Key points:

ChatGPT isn’t a tool to be feared–it can contribute greatly to STEM learning

AI tools aren’t going away, and harnessing their capabilities is important

“If we teach today as we taught yesterday, we rob our children of tomorrow.” – John Dewey

Back in 2007 when I was teaching Algebra I at the local middle school, the biggest question for mathematics teachers on our campus was whether students could use their calculators while doing classwork and on standardized tests.  A few years later, the discussion changed to an argument about the pros and cons of using a Desmos calculator on their classroom iPads.  Using Desmos was seen as being particularly egregious, as educators feared that students may have access to the internet and may surf the web while they should be learning or during summative assessments.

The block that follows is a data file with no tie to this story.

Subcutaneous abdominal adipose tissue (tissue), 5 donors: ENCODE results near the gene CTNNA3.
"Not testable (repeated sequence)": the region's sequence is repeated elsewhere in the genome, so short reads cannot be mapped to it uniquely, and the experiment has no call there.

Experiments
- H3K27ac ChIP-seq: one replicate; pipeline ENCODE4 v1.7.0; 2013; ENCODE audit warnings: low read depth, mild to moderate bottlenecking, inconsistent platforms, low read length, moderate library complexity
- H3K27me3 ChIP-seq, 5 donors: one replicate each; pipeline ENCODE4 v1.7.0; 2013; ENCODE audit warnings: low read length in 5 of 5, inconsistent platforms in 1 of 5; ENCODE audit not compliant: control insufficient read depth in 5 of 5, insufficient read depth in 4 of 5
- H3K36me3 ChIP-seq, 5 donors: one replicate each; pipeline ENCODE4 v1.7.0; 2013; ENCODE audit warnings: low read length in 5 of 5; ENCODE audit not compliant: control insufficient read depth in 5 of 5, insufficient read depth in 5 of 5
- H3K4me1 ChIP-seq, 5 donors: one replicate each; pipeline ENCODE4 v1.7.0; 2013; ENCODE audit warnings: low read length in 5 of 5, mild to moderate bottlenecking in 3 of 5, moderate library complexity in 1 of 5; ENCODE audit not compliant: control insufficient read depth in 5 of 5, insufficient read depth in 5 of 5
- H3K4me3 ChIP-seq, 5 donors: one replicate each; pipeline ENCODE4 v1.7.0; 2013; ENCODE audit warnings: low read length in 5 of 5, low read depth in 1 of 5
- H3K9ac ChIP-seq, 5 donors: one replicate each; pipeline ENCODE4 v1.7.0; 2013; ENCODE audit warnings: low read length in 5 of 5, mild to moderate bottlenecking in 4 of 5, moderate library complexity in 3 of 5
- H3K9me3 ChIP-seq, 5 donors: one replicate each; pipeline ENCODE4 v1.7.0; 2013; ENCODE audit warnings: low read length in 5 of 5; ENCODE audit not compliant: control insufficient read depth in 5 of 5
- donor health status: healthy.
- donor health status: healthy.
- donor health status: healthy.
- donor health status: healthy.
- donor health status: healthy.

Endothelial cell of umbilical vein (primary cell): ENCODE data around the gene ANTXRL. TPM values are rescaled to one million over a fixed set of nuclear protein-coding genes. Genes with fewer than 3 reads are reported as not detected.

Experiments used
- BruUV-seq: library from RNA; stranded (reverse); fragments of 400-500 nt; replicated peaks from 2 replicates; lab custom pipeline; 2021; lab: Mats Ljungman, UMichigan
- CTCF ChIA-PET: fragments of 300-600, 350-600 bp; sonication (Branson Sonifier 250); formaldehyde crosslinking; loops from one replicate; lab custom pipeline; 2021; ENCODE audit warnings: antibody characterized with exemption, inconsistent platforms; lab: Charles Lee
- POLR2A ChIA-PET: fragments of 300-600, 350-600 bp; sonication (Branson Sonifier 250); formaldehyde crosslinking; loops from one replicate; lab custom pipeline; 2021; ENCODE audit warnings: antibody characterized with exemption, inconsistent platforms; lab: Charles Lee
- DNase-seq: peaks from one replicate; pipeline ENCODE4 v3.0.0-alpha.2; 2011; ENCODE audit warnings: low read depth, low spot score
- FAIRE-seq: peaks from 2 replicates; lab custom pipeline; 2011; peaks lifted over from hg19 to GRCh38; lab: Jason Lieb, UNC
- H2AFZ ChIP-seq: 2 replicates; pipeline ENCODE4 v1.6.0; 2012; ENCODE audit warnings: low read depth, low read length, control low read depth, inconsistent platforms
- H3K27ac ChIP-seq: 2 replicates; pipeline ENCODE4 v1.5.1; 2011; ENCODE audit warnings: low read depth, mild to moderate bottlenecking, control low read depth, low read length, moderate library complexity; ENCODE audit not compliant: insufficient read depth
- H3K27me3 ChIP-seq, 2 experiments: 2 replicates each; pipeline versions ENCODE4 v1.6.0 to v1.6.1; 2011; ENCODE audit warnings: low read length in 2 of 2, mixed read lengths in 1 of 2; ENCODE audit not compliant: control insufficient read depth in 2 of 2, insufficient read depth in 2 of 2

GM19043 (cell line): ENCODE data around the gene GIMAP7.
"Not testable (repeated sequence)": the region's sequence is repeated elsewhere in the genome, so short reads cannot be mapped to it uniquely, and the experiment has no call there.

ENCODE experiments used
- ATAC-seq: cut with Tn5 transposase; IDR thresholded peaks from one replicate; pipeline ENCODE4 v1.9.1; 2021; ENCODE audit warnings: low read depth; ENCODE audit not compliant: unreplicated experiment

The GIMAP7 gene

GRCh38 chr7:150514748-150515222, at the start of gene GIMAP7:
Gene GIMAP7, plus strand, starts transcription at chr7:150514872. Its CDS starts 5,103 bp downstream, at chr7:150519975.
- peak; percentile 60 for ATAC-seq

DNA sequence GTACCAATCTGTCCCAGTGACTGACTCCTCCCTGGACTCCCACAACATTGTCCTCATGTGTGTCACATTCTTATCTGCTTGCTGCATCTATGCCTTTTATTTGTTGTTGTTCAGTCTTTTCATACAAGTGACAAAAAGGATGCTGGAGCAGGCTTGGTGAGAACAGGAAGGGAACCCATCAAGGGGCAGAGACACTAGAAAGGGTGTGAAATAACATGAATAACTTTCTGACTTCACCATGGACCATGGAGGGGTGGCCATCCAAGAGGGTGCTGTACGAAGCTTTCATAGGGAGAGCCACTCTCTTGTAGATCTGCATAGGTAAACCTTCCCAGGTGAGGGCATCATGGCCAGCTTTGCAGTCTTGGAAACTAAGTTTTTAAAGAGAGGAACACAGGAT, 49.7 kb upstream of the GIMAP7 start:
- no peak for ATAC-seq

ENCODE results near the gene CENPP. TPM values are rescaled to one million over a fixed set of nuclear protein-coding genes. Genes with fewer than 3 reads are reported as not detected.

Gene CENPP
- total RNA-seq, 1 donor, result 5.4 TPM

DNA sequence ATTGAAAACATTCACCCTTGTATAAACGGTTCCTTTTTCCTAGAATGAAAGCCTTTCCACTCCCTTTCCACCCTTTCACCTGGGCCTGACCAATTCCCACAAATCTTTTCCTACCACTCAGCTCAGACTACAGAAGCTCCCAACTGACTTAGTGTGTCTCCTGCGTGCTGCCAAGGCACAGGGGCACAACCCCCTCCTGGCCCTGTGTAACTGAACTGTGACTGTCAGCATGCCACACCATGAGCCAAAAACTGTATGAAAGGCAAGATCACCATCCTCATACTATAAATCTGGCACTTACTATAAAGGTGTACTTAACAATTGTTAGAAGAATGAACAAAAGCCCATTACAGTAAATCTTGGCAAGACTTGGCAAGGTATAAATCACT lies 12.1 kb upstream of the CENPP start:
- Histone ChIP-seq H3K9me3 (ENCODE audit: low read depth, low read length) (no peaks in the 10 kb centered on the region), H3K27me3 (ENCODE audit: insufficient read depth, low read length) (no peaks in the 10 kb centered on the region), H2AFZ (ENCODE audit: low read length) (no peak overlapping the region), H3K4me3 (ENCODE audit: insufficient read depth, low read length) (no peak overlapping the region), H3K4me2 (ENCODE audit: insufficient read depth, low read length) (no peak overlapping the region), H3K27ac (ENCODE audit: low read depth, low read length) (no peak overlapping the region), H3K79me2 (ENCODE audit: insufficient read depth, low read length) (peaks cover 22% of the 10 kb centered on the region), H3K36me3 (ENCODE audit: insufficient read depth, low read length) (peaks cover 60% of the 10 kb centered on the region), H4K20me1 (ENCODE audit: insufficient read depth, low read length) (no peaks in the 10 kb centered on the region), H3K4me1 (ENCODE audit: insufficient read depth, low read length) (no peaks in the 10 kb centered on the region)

Each of these technologies paled in comparison to the impact of one of our students discovering Wolfram|Alpha and sharing the link with his classmates.  While using the calculator allowed students to quickly compute answers and a device with internet capabilities added the possibility of researching formulas and explanations, Wolfram|Alpha used the most current artificial intelligence (AI) to accurately solve mathematics problems using natural language processing. 

Teachers were faced with the idea that 21st-century technologies would fundamentally alter the way students learn and just as importantly, adjust the way teachers would need to facilitate instruction.

The ChatGPT Dilemma

In schools across the nation, educators have, once again, had to call into question how technology meshes with teaching and learning with the advent of ChatGPT